For international coverage, I much prefer the Economist, the NYT/IHT and the Financial Times. I admit I tend to go light on cultural/features coverage. If I have time, I might read some, if not, oh well.
I still take the Economist in print (with free online access), because there are times when print is better, like when on a plane about to take off or land, lol.
I have several subscriptions that I have that I wish would go onto Newsstand. There are things that are not practical for the programmers to do, and pleasing everyone is part of the issue. And then you have to deal with the issue that most app programmers are not up to the task of a full feature app. The companies hire somebody to come in and create an app like every other app. The type of app where they take a generic template and add a few details to get by.
Supporting Newsstand is very simple. Ask your subscription services to do so in their next update
But as I said, different strokes for different folks.
The Newsstand complaint basically is lack of choice for certain content. The NYT, Financial Times and Economist, for example, have online content that isn't locked to an app. Sounds like the New Yorker is not accessible in the same way, if you want all its content, so you're stuck with using Newsstand.
Last edited by Kaykaykay; 10-23-2011 at 02:25 AM.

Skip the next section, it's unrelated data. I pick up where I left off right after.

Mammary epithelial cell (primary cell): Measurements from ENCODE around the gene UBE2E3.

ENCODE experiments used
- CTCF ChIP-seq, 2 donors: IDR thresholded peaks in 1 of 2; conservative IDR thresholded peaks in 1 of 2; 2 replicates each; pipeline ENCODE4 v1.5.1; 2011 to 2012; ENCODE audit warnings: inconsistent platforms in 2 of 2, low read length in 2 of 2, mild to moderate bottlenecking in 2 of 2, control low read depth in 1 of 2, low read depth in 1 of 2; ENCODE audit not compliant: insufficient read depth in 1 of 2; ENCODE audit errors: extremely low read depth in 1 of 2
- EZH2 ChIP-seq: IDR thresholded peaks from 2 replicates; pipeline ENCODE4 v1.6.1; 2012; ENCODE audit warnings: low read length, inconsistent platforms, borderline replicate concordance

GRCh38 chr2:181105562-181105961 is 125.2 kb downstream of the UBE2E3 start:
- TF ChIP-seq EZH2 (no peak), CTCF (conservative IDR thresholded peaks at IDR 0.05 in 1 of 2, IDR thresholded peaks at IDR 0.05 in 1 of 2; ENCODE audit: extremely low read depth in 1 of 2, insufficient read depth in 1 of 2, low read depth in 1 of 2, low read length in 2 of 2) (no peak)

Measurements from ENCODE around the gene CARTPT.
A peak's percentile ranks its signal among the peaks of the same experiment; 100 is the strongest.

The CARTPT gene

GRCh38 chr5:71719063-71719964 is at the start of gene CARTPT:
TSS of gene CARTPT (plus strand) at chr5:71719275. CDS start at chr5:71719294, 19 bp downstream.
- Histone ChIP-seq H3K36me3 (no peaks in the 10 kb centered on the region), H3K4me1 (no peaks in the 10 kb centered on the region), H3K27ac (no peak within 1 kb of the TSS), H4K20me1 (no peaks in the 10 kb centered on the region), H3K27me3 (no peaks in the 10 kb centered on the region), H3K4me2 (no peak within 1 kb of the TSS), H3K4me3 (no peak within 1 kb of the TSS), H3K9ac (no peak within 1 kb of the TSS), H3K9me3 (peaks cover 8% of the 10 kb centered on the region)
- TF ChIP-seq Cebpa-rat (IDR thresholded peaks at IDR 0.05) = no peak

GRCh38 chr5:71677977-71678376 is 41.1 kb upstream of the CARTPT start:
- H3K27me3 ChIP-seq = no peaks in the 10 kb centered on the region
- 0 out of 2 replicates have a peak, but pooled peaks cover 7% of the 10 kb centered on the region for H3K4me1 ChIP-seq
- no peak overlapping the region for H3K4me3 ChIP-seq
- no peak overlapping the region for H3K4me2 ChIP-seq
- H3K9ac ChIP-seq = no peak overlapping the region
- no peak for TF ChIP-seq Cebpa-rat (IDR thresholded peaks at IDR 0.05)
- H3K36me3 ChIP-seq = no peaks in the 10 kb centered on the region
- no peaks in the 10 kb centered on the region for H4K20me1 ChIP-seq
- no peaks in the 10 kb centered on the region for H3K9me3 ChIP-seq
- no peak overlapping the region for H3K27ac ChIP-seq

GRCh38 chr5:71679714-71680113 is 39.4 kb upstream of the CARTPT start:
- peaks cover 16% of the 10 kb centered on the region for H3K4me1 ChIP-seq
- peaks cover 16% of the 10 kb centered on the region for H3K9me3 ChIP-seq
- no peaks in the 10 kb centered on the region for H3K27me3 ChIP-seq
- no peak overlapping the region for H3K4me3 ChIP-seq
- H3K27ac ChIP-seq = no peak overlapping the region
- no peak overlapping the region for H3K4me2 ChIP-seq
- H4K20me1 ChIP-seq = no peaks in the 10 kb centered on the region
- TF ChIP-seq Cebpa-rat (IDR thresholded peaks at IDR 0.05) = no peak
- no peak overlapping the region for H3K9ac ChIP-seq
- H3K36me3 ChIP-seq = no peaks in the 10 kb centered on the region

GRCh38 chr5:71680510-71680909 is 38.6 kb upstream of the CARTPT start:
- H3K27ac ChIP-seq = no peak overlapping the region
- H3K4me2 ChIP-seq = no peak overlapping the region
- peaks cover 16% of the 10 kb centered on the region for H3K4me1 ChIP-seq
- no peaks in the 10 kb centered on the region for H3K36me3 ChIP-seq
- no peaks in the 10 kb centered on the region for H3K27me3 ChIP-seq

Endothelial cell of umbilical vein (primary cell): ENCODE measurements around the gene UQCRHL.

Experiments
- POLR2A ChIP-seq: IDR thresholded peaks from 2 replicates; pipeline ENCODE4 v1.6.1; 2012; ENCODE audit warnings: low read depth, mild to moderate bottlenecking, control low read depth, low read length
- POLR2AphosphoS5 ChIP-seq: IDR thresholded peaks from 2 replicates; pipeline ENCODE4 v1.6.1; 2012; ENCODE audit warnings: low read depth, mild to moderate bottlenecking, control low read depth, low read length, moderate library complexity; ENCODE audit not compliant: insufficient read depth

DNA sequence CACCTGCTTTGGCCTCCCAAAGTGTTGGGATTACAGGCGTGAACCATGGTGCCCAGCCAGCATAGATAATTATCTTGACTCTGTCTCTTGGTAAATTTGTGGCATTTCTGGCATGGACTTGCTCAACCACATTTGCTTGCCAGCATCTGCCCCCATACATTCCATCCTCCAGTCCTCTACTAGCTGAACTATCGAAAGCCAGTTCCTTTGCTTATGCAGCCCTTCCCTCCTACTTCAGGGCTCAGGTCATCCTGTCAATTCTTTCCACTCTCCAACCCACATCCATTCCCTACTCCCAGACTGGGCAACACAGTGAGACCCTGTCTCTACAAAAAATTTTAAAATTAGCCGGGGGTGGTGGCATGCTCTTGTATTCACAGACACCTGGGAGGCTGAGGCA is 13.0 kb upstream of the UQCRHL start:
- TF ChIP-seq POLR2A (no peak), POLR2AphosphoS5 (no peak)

Just to clarify. If an app for a publication is available on the iPad Apple gets 30% of the subscription price, a deal similar to other apps in the Apple App Store. That's true whether the publication is part of "Newsstand," or not. The major advantage of an app (Newsstand enabled or not) is the local archiving features the app typically provides. This can be duplicated to some extent by third party apps (e.g. instapaper) that archive web-based content (assuming it is available). Otherwise, the only advantage is a user experience optimized for the iPad.
The only difference between the New Yorker as an app on the iPad (prior to iOS 5) and the New Yorker as a hostage of "Newsstand" is that I must now have an ugly icon with an extra step involved to access my subscription. Conde Nast paid Apple the same 30% for iPad access that it now pays for inclusion in Newsstand. Newsstand is nothing more than an electronic Apple version of Publishers Clearing House, the equivalent of junk mail that clutters up my screen rather than filling my mailbox. The only difference is that I can't win millions of dollars by using "Newsstand."
I think it's smart for publications to want exposure to the iOS market, but the smarter ones will have a wider strategy of creating non-iOS apps as well, to give readers choice. In such cases, the publication can collect 100% of subscription fees, rather than splitting with Apple. The Financial Times does that with an iOS app, as well as its own Web app, for example. That approach also gives the publisher direct access to readers' info, which is a valuable commodity.
The New Yorker and other pubs could do likewise, which would allow readers to skip Newsstand altogether if they liked.
Last edited by Kaykaykay; 10-23-2011 at 01:34 PM.
The Newsstand is just a new access portal. It does not affect the functionality of the New Yorker in any way. I think the Kindle Fire is going to use a variation of a Newsstand as well.
Some publishers try to make their publications available everywhere, a very smart move. But one oddity I ran across not too long ago was a daily newspaper that was available on the native Kindle device, but not on the Kindle app for either iOS or Android.
Last edited by singlestick; 10-23-2011 at 03:01 PM.